but it doesn't go far enough. we have to make it permanent, and i think there will be gives and takes. >> sir, you're not answering the question. >> okay. ask it again, stephanie, sorry. >> there's a lot of other things in that bill. >> right. >> not just what you want. >> should the white house, should the administration sacrifice some of that to get what you want through? >> from my perspective, this is the number one priority. i think cutting childhood poverty almost in half is what we should do and make it permanent both for the sake of the kids and it costs this country a trillion dollars a year to handle childhood poverty which we don't handle very well. from my perspective, absolutely. from their perspective, they have to pass a bill through the house and the senate and they may be weighing different priorities. my hope is that during this legislative process we will be able to demonstrate that there's incredible support for this proposal to cut childhood poverty in half.
chairman neil and the ways and means committee put it in his plan, and the appropriations committee is the leader on the house side. the speaker of the house, nancy pelosi said she wanted chuck schumer and ron widen said they want it and this is the beginning of the legislative process and we'll fight like hell to make sure that we make it permanent. >> let's talk about -- >> with respect. >> go ahead. >> no, please. >> i was just going to say a negotiation here in the house and the senate. no one knows. the white house doesn't know. i don't know what it's going to take to pass a bill through the congress of this size and in the end what it's going to contain. we will have to put together a really interesting and unusual coalition to do it, but we need to do it because this is the -- we have utterly underinvested in this country now for decades and this is our opportunity to start making up for that. >> then let's talk about that
negotiation because congress has already spent trillions. trillions more are proposed and a lot is needed. some parts of the economy are struggling, but others right now do feel flush with cash. right now we have a moratorium on foreclosures while the housing market is up 30% from where it was last year. do you need to be more targeted with exactly where the money is going? >> i think it is very important to be targeted and i have proposed for a long time that we take benefits like unemployment insurance and tie it to the state of the economy so when the economy's cratering, the ui is increased and when the economy is better the ui is reduced and you take it out of the hands of the politicians in washington and do what's right for the american people and what's right for the economy. look, we're never going to calibrate this perfectly. there's still 1.5 million moms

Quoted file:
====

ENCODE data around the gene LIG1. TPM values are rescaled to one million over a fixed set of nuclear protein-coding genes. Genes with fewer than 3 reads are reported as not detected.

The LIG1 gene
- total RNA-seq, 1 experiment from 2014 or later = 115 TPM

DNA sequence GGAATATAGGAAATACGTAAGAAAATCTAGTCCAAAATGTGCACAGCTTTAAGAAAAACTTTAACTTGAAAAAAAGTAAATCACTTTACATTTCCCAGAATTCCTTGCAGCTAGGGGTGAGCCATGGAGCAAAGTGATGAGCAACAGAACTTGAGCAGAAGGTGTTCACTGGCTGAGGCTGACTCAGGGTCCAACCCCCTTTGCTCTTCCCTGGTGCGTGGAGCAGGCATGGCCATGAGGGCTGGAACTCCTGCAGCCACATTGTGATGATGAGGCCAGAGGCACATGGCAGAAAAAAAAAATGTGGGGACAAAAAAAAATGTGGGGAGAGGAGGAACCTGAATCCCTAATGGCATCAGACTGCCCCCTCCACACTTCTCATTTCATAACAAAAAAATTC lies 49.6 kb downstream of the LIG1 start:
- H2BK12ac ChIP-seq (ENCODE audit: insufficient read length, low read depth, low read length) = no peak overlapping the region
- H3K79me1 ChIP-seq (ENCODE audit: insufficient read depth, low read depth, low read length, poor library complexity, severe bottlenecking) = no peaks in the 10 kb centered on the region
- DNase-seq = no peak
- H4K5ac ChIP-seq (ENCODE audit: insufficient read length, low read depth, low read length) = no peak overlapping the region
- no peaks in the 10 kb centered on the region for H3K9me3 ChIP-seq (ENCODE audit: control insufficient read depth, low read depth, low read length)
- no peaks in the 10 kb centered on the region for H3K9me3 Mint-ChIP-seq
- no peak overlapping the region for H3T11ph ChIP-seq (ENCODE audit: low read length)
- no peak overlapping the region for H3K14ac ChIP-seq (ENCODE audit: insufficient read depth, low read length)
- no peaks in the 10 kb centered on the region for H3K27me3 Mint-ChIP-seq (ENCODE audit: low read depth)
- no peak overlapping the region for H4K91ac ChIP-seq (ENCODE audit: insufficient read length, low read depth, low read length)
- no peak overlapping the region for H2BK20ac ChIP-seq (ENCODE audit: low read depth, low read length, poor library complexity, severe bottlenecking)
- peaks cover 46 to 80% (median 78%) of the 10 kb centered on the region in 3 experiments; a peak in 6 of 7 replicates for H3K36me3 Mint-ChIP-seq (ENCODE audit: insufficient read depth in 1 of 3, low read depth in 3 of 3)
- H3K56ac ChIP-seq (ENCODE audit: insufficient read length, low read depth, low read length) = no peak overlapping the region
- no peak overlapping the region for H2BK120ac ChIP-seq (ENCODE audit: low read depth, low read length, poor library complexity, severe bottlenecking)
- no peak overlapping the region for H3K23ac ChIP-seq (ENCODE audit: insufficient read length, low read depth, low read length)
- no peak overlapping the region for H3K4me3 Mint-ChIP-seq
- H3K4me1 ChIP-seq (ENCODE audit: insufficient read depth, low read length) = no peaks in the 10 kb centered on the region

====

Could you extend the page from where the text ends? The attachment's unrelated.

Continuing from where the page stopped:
with kids that are at home because they don't have child care. there are 1.5 fewer moms in the workforce today than there were in march, and i think there is a lot of indication that there's a lot of fear about health and look at what's going on in michigan. so we have to definitely be at tuned to what's happening and i certainly wouldn't want us to do things to disincentivize people that are back to work and we still need to bridge our way out of this. demmic. just as important, we have to make sure for decades and decades and decades and fight for the wealthiest people in this country. we've got to invest in america again and that's what joe biden will tell us tonight. i hope he does. >> we doesn't have affordable child care in this country along
before this, i want to bring in my colleague calipery in louisville, kentucky, where we are seeing huge crowds to churchill down ahead of the kentucky derby, but like a lot of other places around the country, they're struggling to get workers to come to this event. the minimum wage is $7.25. expanded unemployment pays a whole lot more than that. people need support right now. how are they staffing it? >> they're having to be very inventive about staffing this. part of it is seasonal workers are not coming back. part of it is workers in general moved away from this area. you've been pulling on this thread around the nation and we were happy to be here. chef danielson has been the executive chef here for ten years and take a listen to what he says about staffing issues. >> everything from top to bottom, managers, chefs. i normally bring in about 65 chefs. this year we brought in 42 and just finding those chefs,